The biggest error of Dewey and his intellectual descendants is believing that there is a way to create a morally neutral educational system or an objectively empirical method.

Dewey’s god was scientific empiricism, and thus his classrooms were effectively turned into laboratories, not arenas for instruction. Despite his attacks on traditional moral education for treating children like untrained animals, his educational system treated them like lab rats. The problem with removing any notion of the transcendent or absolute is that it renders any measure of progress and growth as subjective and unreliable. Dewey removed any “end” to education; progress existed for more progress, and growth for more growth, but they’re just ends in themselves, with no true goal in sight.
Perhaps the biggest clue that his unfounded, wishful theories of empirical education were not effective is the fact that he himself was a bad teacher and had trouble maintaining discipline. His theories might have sounded compelling, but they were divorced from reality—and bad ideas cannot bear the weight of reality for too long. His unproven theories would become subject matter for the classroom, often with undesired consequences...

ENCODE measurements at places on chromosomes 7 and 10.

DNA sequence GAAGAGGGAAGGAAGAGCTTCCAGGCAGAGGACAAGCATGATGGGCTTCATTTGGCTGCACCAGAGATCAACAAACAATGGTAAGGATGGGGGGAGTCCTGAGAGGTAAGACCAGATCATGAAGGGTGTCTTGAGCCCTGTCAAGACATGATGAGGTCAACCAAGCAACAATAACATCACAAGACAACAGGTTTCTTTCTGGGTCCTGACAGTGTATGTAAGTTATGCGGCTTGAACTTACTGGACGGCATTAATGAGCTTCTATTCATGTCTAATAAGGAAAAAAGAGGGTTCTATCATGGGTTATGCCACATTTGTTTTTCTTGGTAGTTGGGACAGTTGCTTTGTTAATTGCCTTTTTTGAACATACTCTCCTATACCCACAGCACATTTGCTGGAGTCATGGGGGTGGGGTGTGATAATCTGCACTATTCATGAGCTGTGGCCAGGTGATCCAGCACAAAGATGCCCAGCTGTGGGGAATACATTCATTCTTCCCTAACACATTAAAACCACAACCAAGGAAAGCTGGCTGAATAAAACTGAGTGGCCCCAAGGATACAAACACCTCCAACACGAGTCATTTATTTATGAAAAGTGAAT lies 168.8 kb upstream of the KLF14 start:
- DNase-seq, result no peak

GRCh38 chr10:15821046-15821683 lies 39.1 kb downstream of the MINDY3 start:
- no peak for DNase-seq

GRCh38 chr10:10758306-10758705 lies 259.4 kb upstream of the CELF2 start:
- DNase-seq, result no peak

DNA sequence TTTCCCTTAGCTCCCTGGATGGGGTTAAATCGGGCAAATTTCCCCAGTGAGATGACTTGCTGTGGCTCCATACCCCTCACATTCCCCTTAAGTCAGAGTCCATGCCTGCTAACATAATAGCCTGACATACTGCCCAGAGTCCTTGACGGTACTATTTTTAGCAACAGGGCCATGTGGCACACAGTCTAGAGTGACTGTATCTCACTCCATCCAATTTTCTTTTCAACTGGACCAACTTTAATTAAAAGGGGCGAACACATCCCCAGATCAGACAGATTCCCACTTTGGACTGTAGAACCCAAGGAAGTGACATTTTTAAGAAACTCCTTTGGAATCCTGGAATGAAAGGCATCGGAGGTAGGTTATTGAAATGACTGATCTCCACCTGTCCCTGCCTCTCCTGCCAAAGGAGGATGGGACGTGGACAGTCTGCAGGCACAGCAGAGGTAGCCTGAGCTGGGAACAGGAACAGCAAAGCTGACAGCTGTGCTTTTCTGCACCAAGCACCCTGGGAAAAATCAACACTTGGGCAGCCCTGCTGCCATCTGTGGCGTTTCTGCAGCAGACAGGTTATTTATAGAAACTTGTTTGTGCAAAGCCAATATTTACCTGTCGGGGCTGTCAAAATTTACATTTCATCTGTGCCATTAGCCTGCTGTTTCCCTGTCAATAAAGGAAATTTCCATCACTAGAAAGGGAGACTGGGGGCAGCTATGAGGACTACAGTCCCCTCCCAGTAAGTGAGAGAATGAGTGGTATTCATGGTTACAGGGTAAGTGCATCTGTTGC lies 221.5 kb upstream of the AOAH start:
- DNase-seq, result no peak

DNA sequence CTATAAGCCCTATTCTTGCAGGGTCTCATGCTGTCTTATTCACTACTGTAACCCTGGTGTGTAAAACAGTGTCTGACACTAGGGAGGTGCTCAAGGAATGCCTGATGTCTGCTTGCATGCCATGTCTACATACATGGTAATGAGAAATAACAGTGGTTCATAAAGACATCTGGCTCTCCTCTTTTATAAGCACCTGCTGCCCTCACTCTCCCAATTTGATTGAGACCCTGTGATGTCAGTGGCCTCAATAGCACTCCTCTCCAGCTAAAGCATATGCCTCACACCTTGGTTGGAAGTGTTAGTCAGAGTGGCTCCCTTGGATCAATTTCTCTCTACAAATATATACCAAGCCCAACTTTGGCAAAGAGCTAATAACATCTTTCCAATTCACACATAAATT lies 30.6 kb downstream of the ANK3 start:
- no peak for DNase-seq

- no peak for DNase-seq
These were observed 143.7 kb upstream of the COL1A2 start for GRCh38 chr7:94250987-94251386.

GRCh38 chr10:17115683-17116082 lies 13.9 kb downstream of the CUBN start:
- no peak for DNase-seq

Dewey’s legacy is unfortunately our public education system’s heritage...(a system of) “progressive educational” tactics which are constantly suggesting “new, better, and improved” educational ideas that are unsubstantiated and subject our children to attending school in laboratory-like conditions.


Each year, returning classroom teachers are required adapt to the "theory of the year," even though they might know from experience that these methods are just that: theories, tested on sample populations or, in some cases, as real time pilot programs.